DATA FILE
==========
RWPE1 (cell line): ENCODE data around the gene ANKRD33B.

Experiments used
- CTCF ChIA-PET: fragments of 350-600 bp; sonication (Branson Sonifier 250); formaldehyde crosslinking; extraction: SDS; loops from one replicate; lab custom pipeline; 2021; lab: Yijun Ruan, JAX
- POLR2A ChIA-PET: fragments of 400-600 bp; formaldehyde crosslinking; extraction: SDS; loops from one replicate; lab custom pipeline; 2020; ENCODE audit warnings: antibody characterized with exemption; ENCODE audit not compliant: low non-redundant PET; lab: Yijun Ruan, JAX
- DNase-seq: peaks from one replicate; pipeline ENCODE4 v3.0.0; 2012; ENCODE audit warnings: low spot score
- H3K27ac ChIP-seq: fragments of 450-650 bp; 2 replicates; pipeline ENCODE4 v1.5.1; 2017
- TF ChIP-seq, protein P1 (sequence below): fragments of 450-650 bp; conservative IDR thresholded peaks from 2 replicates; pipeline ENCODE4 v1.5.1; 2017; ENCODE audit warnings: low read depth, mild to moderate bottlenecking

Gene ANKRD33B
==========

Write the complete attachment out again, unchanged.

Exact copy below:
RWPE1 (cell line): ENCODE data around the gene ANKRD33B.

Experiments used
- CTCF ChIA-PET: fragments of 350-600 bp; sonication (Branson Sonifier 250); formaldehyde crosslinking; extraction: SDS; loops from one replicate; lab custom pipeline; 2021; lab: Yijun Ruan, JAX
- POLR2A ChIA-PET: fragments of 400-600 bp; formaldehyde crosslinking; extraction: SDS; loops from one replicate; lab custom pipeline; 2020; ENCODE audit warnings: antibody characterized with exemption; ENCODE audit not compliant: low non-redundant PET; lab: Yijun Ruan, JAX
- DNase-seq: peaks from one replicate; pipeline ENCODE4 v3.0.0; 2012; ENCODE audit warnings: low spot score
- H3K27ac ChIP-seq: fragments of 450-650 bp; 2 replicates; pipeline ENCODE4 v1.5.1; 2017
- TF ChIP-seq, protein P1 (sequence below): fragments of 450-650 bp; conservative IDR thresholded peaks from 2 replicates; pipeline ENCODE4 v1.5.1; 2017; ENCODE audit warnings: low read depth, mild to moderate bottlenecking

Gene ANKRD33B